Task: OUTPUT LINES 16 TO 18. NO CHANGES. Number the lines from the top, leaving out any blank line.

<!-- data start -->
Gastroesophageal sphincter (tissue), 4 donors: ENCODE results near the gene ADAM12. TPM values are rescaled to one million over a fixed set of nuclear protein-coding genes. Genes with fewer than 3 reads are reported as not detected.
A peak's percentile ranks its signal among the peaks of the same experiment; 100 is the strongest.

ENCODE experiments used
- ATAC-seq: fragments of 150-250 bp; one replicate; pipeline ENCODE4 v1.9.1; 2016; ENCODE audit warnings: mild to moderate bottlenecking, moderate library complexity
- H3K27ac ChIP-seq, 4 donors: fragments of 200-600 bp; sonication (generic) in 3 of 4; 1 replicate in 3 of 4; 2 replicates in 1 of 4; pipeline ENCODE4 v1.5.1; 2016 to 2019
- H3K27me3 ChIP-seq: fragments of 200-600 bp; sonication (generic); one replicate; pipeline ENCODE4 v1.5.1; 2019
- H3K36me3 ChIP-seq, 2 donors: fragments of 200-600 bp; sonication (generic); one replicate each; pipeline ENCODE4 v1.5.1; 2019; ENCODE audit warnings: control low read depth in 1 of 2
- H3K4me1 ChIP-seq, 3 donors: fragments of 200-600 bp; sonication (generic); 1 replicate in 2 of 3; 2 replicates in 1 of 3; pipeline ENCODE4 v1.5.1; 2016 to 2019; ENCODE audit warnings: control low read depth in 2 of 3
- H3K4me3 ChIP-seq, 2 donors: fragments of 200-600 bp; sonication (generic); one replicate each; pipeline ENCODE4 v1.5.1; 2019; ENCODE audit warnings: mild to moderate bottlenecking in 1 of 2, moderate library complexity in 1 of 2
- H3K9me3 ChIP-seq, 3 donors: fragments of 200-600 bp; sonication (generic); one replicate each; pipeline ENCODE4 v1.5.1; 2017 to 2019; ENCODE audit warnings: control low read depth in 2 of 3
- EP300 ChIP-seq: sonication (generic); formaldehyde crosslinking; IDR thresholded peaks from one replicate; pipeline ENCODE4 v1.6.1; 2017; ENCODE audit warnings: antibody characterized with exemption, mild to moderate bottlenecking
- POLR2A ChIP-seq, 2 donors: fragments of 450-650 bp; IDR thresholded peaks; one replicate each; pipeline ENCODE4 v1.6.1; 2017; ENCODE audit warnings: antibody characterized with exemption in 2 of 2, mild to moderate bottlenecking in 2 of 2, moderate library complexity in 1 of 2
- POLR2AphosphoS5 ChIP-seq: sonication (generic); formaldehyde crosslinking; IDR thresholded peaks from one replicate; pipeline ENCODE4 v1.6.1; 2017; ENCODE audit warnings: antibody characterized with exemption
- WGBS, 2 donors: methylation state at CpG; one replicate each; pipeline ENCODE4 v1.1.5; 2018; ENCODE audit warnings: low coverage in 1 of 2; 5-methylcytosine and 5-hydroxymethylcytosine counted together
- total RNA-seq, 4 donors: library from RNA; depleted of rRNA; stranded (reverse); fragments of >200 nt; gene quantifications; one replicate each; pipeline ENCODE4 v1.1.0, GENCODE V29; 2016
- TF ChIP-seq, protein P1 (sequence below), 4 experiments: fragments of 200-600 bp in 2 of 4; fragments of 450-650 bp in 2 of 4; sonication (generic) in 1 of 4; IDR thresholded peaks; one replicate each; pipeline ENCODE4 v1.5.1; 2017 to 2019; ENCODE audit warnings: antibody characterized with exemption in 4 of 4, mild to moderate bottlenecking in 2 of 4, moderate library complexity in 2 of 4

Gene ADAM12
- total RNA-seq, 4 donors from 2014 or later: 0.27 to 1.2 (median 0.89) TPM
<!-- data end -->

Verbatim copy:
- TF ChIP-seq, protein P1 (sequence below), 4 experiments: fragments of 200-600 bp in 2 of 4; fragments of 450-650 bp in 2 of 4; sonication (generic) in 1 of 4; IDR thresholded peaks; one replicate each; pipeline ENCODE4 v1.5.1; 2017 to 2019; ENCODE audit warnings: antibody characterized with exemption in 4 of 4, mild to moderate bottlenecking in 2 of 4, moderate library complexity in 2 of 4

Gene ADAM12
- total RNA-seq, 4 donors from 2014 or later: 0.27 to 1.2 (median 0.89) TPM